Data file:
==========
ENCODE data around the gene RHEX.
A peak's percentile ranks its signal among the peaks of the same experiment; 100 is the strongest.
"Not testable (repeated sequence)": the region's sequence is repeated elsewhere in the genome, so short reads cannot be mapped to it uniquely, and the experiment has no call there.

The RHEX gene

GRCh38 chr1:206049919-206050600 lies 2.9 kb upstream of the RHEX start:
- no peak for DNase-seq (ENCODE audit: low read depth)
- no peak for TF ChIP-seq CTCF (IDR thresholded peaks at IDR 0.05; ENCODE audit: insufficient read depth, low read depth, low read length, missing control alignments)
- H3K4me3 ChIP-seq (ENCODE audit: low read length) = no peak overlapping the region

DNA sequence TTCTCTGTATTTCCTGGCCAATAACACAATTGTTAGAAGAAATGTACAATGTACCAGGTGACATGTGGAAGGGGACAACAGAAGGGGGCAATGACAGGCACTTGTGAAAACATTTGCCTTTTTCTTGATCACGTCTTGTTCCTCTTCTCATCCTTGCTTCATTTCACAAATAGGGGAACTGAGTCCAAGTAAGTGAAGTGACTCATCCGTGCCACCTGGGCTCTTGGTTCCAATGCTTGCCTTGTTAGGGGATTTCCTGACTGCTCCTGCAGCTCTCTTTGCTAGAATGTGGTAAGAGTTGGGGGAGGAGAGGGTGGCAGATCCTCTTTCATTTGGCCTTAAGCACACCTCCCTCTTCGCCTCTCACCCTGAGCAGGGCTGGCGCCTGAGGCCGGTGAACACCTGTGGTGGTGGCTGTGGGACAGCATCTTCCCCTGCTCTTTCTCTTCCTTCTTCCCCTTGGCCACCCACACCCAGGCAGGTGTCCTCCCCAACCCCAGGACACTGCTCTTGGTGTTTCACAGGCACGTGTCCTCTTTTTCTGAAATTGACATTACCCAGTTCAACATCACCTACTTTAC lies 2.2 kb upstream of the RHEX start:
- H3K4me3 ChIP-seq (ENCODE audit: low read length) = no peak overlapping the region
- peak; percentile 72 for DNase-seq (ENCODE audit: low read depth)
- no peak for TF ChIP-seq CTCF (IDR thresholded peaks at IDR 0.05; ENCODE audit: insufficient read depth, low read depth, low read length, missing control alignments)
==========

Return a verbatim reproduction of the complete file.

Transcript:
ENCODE data around the gene RHEX.
A peak's percentile ranks its signal among the peaks of the same experiment; 100 is the strongest.
"Not testable (repeated sequence)": the region's sequence is repeated elsewhere in the genome, so short reads cannot be mapped to it uniquely, and the experiment has no call there.

The RHEX gene

GRCh38 chr1:206049919-206050600 lies 2.9 kb upstream of the RHEX start:
- no peak for DNase-seq (ENCODE audit: low read depth)
- no peak for TF ChIP-seq CTCF (IDR thresholded peaks at IDR 0.05; ENCODE audit: insufficient read depth, low read depth, low read length, missing control alignments)
- H3K4me3 ChIP-seq (ENCODE audit: low read length) = no peak overlapping the region

DNA sequence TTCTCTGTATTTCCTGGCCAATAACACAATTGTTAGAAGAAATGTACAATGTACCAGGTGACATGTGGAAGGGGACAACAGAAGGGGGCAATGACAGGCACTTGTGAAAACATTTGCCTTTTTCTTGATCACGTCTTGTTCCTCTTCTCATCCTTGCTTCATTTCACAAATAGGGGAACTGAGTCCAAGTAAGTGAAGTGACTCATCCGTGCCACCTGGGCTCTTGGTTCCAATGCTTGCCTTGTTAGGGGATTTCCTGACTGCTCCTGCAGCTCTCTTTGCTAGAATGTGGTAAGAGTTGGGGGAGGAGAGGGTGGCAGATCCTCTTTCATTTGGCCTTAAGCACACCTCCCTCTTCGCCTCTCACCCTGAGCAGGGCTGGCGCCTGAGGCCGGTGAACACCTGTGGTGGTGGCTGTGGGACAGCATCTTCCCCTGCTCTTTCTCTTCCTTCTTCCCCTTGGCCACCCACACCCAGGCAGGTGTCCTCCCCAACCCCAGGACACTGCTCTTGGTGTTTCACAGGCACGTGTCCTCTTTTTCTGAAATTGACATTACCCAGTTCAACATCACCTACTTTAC lies 2.2 kb upstream of the RHEX start:
- H3K4me3 ChIP-seq (ENCODE audit: low read length) = no peak overlapping the region
- peak; percentile 72 for DNase-seq (ENCODE audit: low read depth)
- no peak for TF ChIP-seq CTCF (IDR thresholded peaks at IDR 0.05; ENCODE audit: insufficient read depth, low read depth, low read length, missing control alignments)